Date of Award


Publication Type

Doctoral Thesis

Degree Name



Industrial and Manufacturing Systems Engineering

First Advisor

Zhang, G.


Healthcare System, Location Inventory Assignment Problem, RFID Technology, Stochastic Demand, supply Chain Network, Vendor Managed Inventory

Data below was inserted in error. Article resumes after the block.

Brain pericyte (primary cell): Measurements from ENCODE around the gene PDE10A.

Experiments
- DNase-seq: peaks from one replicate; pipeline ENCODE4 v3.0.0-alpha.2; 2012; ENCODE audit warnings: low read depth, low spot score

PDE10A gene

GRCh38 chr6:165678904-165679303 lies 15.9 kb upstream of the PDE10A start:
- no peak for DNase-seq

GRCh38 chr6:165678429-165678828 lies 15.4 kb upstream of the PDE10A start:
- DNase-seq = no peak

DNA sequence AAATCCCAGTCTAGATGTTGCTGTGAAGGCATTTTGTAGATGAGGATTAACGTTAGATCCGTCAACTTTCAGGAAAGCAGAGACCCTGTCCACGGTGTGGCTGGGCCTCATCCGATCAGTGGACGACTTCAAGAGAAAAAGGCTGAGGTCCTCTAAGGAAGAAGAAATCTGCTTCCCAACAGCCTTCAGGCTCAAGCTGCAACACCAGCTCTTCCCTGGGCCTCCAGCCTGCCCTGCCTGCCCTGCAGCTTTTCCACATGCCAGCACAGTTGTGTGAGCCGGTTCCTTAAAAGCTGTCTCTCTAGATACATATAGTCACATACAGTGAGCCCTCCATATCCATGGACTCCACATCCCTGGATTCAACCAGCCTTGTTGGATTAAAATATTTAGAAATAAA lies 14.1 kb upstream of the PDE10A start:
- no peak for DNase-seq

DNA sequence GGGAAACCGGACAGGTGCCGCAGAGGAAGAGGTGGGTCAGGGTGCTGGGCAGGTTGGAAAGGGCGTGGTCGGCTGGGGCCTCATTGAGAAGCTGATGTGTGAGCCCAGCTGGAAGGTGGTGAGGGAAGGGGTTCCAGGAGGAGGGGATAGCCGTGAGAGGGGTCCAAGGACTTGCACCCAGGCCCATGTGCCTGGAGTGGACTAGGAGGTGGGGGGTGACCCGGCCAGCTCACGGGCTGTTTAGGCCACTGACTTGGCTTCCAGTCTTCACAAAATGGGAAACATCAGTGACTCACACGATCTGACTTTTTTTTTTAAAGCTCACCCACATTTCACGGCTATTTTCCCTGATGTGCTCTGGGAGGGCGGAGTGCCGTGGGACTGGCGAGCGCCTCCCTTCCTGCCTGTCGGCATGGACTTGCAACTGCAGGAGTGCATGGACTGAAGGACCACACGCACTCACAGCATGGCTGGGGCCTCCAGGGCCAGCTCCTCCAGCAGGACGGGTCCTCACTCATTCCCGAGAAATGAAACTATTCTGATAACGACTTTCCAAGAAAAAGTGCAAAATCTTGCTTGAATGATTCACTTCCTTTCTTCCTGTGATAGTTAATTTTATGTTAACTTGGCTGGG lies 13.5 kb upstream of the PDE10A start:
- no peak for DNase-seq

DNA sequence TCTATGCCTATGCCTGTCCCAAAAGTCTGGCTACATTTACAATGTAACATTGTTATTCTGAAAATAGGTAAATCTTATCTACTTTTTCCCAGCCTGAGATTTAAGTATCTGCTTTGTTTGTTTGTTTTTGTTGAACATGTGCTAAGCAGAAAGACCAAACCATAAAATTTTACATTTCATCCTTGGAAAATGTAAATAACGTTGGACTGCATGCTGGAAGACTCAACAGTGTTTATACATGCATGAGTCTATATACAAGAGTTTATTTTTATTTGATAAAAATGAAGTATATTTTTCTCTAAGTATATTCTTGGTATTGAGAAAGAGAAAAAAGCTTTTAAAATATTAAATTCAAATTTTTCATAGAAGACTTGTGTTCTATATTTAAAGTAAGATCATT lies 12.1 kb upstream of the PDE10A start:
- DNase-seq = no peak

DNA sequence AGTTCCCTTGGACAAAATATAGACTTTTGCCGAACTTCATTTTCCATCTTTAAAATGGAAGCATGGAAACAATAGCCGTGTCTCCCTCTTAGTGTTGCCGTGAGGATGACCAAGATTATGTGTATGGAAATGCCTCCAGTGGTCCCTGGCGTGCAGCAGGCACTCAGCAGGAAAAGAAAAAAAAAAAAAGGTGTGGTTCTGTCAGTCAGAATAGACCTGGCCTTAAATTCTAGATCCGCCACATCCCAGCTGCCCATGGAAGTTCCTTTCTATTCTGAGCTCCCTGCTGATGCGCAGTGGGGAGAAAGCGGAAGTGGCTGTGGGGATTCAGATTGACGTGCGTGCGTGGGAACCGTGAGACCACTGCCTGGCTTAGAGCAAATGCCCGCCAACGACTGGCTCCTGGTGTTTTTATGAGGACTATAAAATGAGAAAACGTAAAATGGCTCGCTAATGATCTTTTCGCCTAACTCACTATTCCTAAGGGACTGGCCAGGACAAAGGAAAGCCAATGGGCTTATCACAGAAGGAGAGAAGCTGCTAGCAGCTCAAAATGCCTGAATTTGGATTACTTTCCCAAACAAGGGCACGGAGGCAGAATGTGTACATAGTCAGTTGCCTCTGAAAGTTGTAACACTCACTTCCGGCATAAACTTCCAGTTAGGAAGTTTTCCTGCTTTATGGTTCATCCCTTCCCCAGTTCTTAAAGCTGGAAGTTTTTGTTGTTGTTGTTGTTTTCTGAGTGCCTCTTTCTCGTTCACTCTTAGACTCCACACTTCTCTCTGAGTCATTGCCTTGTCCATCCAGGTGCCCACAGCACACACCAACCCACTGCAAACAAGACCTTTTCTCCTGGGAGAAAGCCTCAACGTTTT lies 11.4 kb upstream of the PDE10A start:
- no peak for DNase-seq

Supply Chain Management in the healthcare sector faces several significant challenges, including complexity in healthcare systems, high supply chain costs, balancing quality and costs, delay in delivery, product availability from vendors, inventory waste, and unpredictability and uncertainty. Among those challenges, having an effective inventory management system with an optimal supply network is important to improve the match between supply and demand, which would improve the performance of for healthcare firms. Vendor Managed Inventory (VMI) system is a replenishment solution in which the vendor monitors and decides the time and the quantity of the inventory replenishment of their customers subject to their demand information exchange. A VMI contract in the location-inventory assignment problem is a decision tool for management in the healthcare industry, in which it enables the management to have a cost and service effective decision tool to critically re-evaluate and examine all areas of operations in a SC network looking for avenues of optimization. This dissertation is based on a real-world problem arising from one of the world's leading medical implant supply company applied to a chain of hospitals in the province of Ontario. The chain of hospitals under study consists of 147 hospitals located in Ontario, Canada. The vendor is a supplier of three types of medical implants (a heart valve, an artificial knee, and a hip). In Chapter 2 of this dissertation, we present an optimal supply healthcare network with VMI and with RFID consideration, in which we shed light on the role of the VMI contract in the location-inventory assignment problem and integrate it with both the replenishment policy assignment and the Radio Frequency Identification (RFID) investment allocation assignment in healthcare SC networks using both VMI and direct delivery policies. A numerical solution approach is developed in the case of the deterministic demand environment, and we end up with computational results and sensitivity analysis for a real-world problem to highlight the usefulness and validate the proposed model. We extend our research of integrating the VMI contract in the location-inventory assignment problem with the replenishment policy assignment under a deterministic demand environment to include the stochastic demand environment. The impact of the uncertainty of the demand as a random variable following two types of distributions, normal and uniform distributions, is studied in Chapter 3. Motivated by the lack of investigations and comparative studies dealing with the preference of dealing with VMI contracts to other traditional Retailer Managed Inventory (RMI) systems, we provide in Chapter 4 of this dissertation a comparative study in which we compare the total cost of the VMI system with another two situations of traditional RMI systems: first, a traditional RMI system with a continuous replenishment policy for all hospitals and with assigned storage facilities and second, a traditional RMI system with a direct delivery policy for all hospitals without assigning a storage facility. Computational results, managerial insights, sensitivity analysis, and solution methodologies are provided in this dissertation. Keywords: Vendor Managed Inventory, healthcare system, location-inventory, RFID technology, supply-chain network, stochastic demand, location-inventory assignment problem, and retailer managed Inventory.